It’s important to note that the pendulum can also swing the other way. Some of the best applications of storytelling to brand marketing have not created a return on investment for the companies behind them. This is why having a systematic approach to your narrative is important. Brand story must hinge completely on the VISION of a company, as well as align with a larger plan to create VALUE.
If something is so narrative-driven that it’s nearly impossible to tell what the ad is for or why the brand is activating in a particular way, it may capture people’s attention and stick in their memories but do little in terms of moving the needle. Fearless Girl is a perfect example of this. The vast majority of consumers who know about it have little clue that it’s an ad for State Street or that the bank was promoting its gender diversity fund (which has been embroiled in scandal). In cases like this, an agency (McCann) has successfully sold through a concept it knows will resonate in culture by tapping into the monomyth with little regard for whether or not it will impact its client’s bottom line. It often doesn’t matter to them as long as they win a Cannes Lion, which will generate more business. So, remember to craft your narratives carefully within the framework of the values, positioning and purpose of your brand.
A final point — no one cares about your brand’s story. Your brand is a company. It is designed to make products and money. It most likely sells something that is not particularly different from everything else in the market. Fashion brands are a perfect example. No matter how beautiful the hand-finishing from your atelier may be — it’s a fucking jacket. Instead, successful brands highlight the story of their consumer, or at least the ones they’d love to live. Luxury brands do this in an aspirational framework. Insurance companies have differentiated by being funny. Hotels embrace the magic of travel. Even Apple has yet to run a campaign about Steve Jobs. Because he’d hate it. And it wouldn’t work.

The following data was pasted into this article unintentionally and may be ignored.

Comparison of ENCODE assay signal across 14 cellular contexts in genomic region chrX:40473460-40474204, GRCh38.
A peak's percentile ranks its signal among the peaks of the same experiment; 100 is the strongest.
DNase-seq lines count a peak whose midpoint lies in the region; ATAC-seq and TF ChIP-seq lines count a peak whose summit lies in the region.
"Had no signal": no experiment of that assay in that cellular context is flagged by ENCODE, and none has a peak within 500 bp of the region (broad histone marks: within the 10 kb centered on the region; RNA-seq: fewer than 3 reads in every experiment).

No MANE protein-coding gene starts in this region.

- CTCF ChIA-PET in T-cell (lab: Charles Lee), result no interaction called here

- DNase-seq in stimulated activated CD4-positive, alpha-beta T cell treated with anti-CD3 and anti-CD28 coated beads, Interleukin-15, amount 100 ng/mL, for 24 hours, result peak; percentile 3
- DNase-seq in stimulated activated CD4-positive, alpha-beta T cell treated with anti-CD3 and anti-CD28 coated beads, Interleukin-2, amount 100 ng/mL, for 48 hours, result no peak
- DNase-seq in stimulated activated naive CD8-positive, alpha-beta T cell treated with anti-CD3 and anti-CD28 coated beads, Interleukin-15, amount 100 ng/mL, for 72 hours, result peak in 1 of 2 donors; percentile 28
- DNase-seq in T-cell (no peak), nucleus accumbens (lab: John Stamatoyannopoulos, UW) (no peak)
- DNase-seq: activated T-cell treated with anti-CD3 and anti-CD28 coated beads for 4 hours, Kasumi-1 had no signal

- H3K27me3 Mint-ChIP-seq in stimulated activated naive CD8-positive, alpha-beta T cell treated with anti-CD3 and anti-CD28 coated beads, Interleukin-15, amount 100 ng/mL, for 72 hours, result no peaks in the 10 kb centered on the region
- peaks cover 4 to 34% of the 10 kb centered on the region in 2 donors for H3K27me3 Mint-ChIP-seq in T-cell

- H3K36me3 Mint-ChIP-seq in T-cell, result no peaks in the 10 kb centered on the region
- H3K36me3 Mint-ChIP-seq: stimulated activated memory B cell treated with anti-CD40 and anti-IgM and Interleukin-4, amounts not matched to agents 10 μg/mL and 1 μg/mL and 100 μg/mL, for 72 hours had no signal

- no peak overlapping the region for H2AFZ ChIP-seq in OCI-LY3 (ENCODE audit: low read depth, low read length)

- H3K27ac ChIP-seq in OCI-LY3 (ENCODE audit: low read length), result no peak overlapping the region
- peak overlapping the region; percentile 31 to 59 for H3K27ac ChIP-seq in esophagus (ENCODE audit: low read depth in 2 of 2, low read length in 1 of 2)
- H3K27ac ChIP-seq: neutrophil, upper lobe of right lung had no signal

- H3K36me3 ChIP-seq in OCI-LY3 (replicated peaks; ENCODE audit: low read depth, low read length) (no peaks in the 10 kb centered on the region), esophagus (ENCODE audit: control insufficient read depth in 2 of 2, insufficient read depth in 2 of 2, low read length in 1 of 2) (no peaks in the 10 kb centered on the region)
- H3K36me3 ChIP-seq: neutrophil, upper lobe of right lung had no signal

- Use The Hero’s Journey when crafting your brand’s narrative or a particular campaign.
- Good stories are emotional, but must be tied to your brand’s vision in order to impact business goals. Beware creative agencies seeking awards.
- Apply a strict framework when designing your brand’s narrative and make sure every element of activation adheres to it.
- Storytelling is a long-term brand-building strategy.
- Don’t tell your brand’s story — show how what your brand makes or stands for fits into the idealized story of your target consumer’s life.
- In general, avoid using the term “storytelling” when speaking to press or on panels. We’re in the communication industry. Everything we do is story. Show, don’t tell.